While Evans is seen as a sure bet to dethrone an established incumbent and doesn’t have the fundraising advantage that Dunn enjoys in Maryland, their candidacies at least raise the possibility that they could serve together while holding starkly different views about the violence and destruction of Jan. 6. But even if Dunn wins and Evans loses, he would serve alongside dozens of Republicans who have come to view the defendants as “hostages.”

Dunn, a 40-year-old Democrat, resigned from the Capitol Police last December after more than 15 years on the job. He was four years short of qualifying for a pension.

“I am running for Congress because the forces that fueled the violent attack on January 6 are still at work in our country, and as a patriotic American I believe it is my duty to act and protect our democracy.” defense,” Dunn said. .

Dunn leads all candidates in fundraising in Maryland’s 3rd District race by a wide margin, with $4.6 million raised and $714,000 cash on hand, according to his latest campaign finance report with the Federal Election Commission.

Evans, a 39-year-old Republican and staunch Trump supporter, calls himself the only elected official who “had the courage” to back efforts to temporarily halt the certification of President Joe Biden’s 2020 election victory. He livestreamed himself on Facebook, cheering what he described as a “revolution.”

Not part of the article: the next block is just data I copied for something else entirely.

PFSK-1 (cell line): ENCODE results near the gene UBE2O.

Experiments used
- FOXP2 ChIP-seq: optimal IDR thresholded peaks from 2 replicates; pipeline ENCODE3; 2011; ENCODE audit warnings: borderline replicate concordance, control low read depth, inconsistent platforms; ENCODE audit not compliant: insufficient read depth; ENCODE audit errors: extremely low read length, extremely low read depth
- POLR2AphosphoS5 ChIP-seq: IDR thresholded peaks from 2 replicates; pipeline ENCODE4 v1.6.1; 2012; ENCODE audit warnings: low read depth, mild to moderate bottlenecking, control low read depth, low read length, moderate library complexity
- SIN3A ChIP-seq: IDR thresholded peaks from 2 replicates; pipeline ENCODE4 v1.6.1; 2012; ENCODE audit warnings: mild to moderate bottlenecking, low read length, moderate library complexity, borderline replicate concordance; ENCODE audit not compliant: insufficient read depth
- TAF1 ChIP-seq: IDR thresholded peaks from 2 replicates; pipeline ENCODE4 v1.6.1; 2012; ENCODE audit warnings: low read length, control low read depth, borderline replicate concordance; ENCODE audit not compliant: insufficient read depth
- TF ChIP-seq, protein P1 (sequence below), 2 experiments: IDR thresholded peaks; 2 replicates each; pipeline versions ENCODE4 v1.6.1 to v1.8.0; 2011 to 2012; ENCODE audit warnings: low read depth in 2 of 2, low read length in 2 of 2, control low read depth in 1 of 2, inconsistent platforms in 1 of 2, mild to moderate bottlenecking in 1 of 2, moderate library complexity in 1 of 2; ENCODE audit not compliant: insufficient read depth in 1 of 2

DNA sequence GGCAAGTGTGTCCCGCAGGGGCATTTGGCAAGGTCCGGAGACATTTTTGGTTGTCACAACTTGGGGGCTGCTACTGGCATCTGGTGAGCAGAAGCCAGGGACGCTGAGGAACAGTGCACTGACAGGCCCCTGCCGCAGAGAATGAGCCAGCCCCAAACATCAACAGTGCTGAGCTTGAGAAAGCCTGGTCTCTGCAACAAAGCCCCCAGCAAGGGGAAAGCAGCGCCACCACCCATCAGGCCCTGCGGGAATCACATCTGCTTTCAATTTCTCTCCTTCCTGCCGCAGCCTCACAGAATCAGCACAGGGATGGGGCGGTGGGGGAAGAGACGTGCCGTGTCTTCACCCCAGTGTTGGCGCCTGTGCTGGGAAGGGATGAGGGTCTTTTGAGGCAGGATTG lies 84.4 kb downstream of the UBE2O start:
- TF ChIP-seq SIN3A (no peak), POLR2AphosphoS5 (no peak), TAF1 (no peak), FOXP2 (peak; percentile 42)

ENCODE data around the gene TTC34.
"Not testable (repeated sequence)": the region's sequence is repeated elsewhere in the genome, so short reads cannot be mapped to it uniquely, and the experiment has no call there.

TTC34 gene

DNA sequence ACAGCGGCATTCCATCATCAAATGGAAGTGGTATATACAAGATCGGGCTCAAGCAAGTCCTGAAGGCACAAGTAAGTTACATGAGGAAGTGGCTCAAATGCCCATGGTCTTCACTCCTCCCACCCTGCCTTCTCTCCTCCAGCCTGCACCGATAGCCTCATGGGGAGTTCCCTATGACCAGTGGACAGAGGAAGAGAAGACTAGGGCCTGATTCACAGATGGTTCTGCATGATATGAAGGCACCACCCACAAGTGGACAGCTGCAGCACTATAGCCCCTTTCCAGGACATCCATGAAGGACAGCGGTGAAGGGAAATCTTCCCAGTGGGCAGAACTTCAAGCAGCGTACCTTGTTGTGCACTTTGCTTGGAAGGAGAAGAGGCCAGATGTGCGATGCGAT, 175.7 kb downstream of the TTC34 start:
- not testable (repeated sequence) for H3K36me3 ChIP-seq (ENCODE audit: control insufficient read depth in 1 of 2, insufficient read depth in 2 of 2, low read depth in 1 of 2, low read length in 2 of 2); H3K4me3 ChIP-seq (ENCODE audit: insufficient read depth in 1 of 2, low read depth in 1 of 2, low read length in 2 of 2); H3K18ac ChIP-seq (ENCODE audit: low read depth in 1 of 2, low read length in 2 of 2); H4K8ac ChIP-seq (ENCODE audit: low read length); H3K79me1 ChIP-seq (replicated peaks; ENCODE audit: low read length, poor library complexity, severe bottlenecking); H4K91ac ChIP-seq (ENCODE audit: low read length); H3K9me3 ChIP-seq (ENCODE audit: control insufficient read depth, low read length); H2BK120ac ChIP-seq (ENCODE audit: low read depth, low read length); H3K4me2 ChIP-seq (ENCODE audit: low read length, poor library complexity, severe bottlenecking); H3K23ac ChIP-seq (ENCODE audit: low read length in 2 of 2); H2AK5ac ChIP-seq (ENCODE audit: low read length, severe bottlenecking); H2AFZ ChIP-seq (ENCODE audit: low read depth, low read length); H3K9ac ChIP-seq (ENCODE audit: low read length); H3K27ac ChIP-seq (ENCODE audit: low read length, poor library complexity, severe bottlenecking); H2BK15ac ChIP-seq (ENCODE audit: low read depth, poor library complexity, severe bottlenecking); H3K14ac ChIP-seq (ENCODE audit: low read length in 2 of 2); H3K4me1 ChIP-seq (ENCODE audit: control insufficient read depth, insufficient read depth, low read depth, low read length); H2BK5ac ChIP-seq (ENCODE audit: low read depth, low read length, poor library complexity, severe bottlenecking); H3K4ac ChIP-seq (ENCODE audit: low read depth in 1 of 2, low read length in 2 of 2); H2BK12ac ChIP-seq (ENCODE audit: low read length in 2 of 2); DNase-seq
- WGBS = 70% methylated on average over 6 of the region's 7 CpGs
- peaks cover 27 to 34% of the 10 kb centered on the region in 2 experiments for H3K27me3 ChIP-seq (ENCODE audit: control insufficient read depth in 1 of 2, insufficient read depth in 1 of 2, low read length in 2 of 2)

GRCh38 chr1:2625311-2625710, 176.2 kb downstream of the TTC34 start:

Evans was arrested two days after the riot and resigned from his seat in the West Virginia House of Delegates a month before the 2021 legislative session. He pleaded guilty to a civil disorder charge and served three months in jail. During his sentencing hearing, Evans apologized for his actions, but made a U-turn when he left prison. He began to portray himself as a victim of politically motivated persecution.

Evans once called himself a Democrat and finished sixth out of seven candidates in a state House primary in 2016. He then switched to the Libertarian Party in the general election, finishing last out of five candidates.

Evans is running against West Virginia’s 1st Congressional District Representative Carol Miller, also a strong Trump supporter. In 2022, Miller received 66% of the vote in a five-candidate Republican Party primary on her way to winning her third term in Congress.

Miller is focused on her own achievements and endorsements, and not on any criticism of Evans or his status as a defendant on Jan. 6.

“I don’t think about him at all,” she said.

Dunn is one of nearly two dozen Democrats running in Maryland’s third congressional district, where incumbent Democrat John Sarbanes is not seeking reelection. The heavily Democratic jurisdiction extends between Baltimore and the nation’s capital.